Business on Easy Street not so easy this summer
By Curtis Riggs | July 8, 2009
Vacancies spike as uncertainty continues
CAREFREE – The number of out of business, for sale and retirement sale signs on Easy Street buildings serve as evidence of how rough the current recession has been on local merchants and property owners.
Downtown landlord Rod de Szendeffy recently lost four of the six tenants in the Warren Building.
De Szendeffy questions why people keep opening tourist-based businesses when Carefree has been shifting away from a tourist-based economy for many years.
"A quick walk up Easy Street or inquiries to those shops will tell you that all are hurting badly and many are saying they are going to close," he said, adding some of the vacancies are due to the annual summer slowdown.
Carefree Town Councilman Doug Stavoe, who is both a downtown businessman and property owner, said some of the closures are packaged as retirement sales or other events as was the case with Amano Folk Art.
Stavoe will close his coffeehouse this summer to be able to spend some time with his daughter who is going away to college this fall, when he intends to reopen Blue Sky under a different theme.
"It's definitely a challenging time for the heart of Carefree and for sales tax revenue for the town," he said.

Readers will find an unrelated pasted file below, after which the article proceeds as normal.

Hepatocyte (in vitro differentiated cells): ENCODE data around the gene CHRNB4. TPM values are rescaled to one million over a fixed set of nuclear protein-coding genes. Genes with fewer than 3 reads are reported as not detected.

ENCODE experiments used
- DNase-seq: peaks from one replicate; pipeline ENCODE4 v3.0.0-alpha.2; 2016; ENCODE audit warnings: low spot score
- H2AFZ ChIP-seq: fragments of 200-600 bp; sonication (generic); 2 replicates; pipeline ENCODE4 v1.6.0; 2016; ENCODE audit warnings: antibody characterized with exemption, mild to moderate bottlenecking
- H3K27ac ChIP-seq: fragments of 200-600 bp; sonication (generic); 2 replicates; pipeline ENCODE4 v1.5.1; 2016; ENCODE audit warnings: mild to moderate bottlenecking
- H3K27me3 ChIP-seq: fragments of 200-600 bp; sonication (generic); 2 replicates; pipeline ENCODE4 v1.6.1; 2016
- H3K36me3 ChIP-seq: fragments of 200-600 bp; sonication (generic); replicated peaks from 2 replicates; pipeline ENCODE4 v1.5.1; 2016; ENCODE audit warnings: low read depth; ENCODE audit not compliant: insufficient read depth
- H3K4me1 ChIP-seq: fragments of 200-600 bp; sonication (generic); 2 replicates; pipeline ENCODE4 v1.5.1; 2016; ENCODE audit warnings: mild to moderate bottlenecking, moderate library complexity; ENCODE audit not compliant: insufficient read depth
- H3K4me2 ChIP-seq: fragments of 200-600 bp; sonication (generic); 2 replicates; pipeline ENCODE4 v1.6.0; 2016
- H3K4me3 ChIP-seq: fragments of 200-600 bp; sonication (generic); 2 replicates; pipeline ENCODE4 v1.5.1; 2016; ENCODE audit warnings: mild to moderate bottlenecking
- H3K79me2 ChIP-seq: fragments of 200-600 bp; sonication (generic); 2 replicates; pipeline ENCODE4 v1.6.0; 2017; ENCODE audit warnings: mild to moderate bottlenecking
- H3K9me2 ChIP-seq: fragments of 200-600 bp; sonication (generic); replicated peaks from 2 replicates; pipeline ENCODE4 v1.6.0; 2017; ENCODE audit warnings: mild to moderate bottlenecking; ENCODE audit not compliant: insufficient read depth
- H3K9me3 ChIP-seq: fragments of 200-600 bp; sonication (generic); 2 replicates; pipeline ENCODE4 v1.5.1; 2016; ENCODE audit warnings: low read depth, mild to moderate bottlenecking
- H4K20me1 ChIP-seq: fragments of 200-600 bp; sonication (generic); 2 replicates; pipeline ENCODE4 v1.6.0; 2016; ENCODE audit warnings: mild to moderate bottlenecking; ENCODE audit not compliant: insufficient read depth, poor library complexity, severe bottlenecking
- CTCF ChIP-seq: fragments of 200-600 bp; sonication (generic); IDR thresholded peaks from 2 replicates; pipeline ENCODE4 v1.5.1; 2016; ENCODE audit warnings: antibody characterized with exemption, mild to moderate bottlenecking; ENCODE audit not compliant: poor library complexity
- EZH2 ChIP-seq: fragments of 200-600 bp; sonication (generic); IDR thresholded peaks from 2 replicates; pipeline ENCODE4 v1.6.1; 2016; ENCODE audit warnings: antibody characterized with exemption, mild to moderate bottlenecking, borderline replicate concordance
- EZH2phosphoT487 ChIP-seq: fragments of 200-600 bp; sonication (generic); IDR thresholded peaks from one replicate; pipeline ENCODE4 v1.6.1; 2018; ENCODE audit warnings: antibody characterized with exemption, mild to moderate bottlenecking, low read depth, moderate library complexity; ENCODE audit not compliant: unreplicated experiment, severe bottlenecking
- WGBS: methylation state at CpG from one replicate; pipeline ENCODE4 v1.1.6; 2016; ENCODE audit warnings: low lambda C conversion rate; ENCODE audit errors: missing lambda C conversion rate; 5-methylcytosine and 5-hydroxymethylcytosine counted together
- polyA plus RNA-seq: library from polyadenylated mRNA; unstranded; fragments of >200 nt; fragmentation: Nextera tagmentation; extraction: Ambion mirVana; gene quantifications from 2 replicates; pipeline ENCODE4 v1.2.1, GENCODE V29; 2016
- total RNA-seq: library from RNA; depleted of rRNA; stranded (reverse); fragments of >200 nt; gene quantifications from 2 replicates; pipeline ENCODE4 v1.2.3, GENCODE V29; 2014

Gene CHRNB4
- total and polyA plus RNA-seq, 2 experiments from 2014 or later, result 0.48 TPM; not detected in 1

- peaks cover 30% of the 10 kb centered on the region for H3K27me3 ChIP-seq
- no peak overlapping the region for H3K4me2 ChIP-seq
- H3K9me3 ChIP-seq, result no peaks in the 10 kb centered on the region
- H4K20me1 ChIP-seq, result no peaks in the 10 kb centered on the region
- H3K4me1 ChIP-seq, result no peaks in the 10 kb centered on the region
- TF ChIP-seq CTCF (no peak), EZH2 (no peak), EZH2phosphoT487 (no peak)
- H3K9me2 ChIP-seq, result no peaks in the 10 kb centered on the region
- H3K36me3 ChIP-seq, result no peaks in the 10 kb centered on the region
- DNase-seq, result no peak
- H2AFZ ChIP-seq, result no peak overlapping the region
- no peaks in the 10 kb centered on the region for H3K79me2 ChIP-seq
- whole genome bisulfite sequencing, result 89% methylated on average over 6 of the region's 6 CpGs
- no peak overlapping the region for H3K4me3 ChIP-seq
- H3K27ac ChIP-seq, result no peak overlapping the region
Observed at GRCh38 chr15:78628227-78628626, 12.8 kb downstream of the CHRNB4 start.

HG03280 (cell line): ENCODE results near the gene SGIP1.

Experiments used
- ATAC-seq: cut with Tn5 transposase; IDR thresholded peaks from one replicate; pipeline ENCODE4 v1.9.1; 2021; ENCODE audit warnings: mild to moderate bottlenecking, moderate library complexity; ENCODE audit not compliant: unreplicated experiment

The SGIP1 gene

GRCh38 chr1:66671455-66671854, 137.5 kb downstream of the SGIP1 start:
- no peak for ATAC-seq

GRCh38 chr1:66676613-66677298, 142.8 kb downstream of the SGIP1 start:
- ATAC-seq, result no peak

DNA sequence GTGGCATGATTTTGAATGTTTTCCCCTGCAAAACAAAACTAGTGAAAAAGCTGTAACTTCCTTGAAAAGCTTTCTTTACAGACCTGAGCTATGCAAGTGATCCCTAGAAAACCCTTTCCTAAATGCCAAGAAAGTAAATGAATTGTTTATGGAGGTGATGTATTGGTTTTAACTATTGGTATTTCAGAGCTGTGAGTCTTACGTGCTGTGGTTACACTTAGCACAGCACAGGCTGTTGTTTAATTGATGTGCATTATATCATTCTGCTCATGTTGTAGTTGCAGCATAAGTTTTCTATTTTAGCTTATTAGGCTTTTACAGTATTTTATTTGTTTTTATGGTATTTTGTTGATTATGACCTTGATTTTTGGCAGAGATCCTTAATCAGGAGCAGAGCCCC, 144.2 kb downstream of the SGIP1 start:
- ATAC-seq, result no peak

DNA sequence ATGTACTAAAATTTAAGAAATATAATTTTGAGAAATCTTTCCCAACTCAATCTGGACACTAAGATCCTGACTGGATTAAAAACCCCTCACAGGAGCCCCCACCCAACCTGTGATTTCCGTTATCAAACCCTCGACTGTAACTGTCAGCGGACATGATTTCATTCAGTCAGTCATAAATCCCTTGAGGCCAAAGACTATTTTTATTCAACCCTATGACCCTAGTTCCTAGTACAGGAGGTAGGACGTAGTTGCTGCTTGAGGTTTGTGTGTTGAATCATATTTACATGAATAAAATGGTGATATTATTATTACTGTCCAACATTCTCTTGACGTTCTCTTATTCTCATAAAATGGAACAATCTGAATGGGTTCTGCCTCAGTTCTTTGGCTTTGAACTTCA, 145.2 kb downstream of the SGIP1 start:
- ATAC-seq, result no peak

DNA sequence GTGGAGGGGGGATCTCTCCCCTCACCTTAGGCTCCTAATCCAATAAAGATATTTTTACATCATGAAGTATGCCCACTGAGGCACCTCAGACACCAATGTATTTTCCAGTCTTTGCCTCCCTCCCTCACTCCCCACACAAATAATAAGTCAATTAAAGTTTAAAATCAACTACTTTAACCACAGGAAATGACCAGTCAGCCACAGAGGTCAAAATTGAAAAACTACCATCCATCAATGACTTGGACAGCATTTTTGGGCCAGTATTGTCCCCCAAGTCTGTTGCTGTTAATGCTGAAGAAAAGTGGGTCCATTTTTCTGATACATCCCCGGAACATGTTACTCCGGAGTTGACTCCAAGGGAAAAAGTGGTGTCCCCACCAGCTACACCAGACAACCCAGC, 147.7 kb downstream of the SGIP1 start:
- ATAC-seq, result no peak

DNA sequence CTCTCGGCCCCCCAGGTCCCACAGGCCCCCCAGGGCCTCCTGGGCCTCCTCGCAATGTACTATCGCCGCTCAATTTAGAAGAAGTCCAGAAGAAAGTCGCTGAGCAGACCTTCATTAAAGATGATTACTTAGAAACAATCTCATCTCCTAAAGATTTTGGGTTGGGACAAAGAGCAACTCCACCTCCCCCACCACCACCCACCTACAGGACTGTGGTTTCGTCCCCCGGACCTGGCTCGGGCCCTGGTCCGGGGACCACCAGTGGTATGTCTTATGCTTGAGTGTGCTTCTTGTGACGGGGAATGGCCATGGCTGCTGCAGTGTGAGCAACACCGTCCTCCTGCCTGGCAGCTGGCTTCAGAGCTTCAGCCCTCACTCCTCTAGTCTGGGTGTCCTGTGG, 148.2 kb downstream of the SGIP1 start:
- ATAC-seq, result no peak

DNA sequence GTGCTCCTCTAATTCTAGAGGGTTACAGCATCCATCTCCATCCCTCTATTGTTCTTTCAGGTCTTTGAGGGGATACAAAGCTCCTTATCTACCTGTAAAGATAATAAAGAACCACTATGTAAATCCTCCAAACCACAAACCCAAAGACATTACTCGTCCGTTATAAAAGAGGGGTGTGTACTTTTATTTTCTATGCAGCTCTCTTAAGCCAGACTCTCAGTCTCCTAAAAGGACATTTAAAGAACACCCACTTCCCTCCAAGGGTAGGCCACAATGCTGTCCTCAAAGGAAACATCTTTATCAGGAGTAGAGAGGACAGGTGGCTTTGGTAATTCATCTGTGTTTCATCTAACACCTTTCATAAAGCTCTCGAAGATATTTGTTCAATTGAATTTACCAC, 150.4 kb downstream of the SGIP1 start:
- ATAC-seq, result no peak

Ironically, the Town of Carefree is also now a part of the bleak downtown business district. The Carefree Town Council voted to purchase the Eight Sundial Circle building in December of 2008 as a future home for town hall or the Carefree Municipal Court. Within six months of the purchase the town lost the revenue from the tenant it hoped would help cover loan payments on the building. This leaves the cash-strapped town council scrambling to find a proper use for the building.
Palm Desert Realty owner Harry Vardakis estimates there is a 65-70 percent vacancy rate in downtown Carefree.
He suggests the town should tear down the Eight Sundial Building and construct a new building for the town hall and court.
"The land has more value without the building," he said. "You can't get it to cash flow the way the building is designed."
Also causing concern about the Eight Sundial building is the attractive lease the town has on the present town hall, which still has 12 years remaining.
Adding concern to future economic viability of downtown is Ed Lewis, the developer behind the mixed-use $90 million Easy Street project, intends to hold off on breaking ground for the retail/condominium venture until the economy turns around.
Wild Holly Gallery owner Holly Bergman has her building at the east end of Easy Street for sale. She has had a very steady business along Easy Street for many years.
Top photo: Four of the six Warren Building tenants have left Carefree because of the economic slowdown.
Lower photo: Amano Folk Art is one of the many Easy Street shops which has closed its doors this year.
Photos by Curtis Riggs